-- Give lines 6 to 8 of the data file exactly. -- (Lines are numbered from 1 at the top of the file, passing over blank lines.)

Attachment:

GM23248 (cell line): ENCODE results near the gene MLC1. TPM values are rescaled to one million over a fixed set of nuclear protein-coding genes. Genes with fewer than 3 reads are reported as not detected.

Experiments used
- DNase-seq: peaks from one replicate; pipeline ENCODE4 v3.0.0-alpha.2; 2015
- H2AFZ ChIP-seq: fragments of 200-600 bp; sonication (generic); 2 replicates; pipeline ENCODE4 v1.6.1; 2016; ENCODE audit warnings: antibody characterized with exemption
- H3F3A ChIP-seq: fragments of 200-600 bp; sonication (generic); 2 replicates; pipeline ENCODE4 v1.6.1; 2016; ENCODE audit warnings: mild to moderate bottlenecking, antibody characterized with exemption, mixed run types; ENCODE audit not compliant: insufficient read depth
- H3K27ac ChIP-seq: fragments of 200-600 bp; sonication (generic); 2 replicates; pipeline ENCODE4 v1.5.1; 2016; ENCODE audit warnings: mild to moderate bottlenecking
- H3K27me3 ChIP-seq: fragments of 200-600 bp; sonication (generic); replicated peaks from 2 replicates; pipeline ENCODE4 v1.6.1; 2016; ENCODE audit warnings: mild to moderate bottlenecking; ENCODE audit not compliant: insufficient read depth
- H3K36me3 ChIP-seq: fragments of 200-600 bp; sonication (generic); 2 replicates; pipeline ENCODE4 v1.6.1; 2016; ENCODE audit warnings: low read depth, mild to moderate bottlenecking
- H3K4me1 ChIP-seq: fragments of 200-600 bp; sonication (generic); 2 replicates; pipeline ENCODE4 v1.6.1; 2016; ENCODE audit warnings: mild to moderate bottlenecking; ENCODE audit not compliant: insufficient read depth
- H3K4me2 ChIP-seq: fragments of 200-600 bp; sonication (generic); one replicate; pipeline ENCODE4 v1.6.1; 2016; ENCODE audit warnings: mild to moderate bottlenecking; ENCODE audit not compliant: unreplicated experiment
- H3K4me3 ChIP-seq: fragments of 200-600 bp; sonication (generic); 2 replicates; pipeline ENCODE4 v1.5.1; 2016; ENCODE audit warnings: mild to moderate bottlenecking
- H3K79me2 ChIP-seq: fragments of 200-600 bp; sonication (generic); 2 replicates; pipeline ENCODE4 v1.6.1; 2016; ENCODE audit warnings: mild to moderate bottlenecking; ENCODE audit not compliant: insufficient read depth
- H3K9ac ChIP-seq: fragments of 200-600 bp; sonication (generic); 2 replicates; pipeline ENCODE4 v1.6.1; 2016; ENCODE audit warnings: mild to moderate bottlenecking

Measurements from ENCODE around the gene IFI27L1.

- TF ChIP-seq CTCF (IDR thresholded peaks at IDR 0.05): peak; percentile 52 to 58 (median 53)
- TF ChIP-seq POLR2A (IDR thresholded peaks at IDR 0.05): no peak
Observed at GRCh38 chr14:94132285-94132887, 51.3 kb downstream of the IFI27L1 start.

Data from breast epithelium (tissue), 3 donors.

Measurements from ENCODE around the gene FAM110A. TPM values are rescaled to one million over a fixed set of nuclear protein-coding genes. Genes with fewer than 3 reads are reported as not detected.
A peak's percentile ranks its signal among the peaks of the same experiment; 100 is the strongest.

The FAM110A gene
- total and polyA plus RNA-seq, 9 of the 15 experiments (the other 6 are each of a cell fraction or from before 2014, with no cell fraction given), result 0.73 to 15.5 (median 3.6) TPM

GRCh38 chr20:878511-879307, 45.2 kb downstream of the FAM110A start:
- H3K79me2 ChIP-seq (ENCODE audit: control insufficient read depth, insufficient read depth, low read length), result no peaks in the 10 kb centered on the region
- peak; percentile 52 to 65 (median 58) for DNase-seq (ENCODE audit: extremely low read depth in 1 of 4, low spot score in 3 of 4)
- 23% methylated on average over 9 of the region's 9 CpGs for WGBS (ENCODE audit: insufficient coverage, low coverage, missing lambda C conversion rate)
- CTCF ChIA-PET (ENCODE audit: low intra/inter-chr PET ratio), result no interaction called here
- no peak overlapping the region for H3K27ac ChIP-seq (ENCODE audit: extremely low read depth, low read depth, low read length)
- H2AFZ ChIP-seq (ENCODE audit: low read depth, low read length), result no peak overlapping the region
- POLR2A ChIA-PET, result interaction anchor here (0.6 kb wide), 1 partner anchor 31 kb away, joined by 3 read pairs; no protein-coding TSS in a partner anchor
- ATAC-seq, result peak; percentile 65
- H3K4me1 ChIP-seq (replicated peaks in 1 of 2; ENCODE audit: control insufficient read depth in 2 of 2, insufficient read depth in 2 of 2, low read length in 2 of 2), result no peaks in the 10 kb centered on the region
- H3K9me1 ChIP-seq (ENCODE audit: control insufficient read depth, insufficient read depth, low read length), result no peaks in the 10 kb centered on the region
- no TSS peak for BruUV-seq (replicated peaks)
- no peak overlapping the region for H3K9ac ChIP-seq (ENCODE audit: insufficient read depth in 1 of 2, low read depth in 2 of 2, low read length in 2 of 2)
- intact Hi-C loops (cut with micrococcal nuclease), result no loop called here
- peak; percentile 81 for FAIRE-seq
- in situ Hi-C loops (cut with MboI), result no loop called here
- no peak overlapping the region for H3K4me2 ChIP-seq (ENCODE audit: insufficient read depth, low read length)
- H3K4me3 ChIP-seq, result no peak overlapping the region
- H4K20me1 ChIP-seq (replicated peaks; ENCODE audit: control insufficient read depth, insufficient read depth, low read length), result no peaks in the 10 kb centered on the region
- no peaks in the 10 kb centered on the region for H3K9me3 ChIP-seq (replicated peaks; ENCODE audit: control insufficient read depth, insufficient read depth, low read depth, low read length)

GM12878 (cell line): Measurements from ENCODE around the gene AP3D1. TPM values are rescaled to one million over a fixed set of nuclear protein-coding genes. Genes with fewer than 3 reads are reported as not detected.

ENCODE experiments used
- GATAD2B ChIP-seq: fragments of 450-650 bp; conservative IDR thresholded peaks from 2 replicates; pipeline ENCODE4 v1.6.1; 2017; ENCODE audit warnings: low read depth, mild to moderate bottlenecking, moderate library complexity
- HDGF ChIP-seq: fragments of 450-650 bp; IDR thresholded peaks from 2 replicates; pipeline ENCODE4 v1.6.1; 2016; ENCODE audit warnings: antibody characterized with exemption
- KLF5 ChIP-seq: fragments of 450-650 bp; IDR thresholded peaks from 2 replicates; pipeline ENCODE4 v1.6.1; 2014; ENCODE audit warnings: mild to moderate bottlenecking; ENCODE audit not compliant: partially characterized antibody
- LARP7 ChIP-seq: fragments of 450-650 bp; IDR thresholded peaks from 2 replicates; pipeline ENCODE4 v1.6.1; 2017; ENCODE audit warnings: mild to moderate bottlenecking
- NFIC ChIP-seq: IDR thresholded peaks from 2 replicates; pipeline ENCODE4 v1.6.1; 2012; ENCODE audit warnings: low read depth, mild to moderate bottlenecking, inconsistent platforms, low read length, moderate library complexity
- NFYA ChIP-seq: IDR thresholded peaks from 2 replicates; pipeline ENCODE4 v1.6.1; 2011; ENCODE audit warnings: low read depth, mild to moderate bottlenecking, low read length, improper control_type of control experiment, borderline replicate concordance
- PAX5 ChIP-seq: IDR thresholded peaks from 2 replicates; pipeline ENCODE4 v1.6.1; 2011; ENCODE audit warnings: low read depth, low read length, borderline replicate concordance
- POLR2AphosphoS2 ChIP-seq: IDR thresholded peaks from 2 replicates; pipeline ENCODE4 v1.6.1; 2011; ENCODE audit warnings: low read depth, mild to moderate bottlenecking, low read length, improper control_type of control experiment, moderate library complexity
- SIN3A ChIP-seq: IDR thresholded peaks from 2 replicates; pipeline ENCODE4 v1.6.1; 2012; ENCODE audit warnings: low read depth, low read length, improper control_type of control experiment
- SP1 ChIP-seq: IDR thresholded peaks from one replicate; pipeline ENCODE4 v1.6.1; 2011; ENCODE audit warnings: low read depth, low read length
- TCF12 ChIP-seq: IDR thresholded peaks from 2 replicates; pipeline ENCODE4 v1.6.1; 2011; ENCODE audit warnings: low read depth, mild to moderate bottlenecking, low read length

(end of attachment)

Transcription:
- H3K27ac ChIP-seq: fragments of 200-600 bp; sonication (generic); 2 replicates; pipeline ENCODE4 v1.5.1; 2016; ENCODE audit warnings: mild to moderate bottlenecking
- H3K27me3 ChIP-seq: fragments of 200-600 bp; sonication (generic); replicated peaks from 2 replicates; pipeline ENCODE4 v1.6.1; 2016; ENCODE audit warnings: mild to moderate bottlenecking; ENCODE audit not compliant: insufficient read depth
- H3K36me3 ChIP-seq: fragments of 200-600 bp; sonication (generic); 2 replicates; pipeline ENCODE4 v1.6.1; 2016; ENCODE audit warnings: low read depth, mild to moderate bottlenecking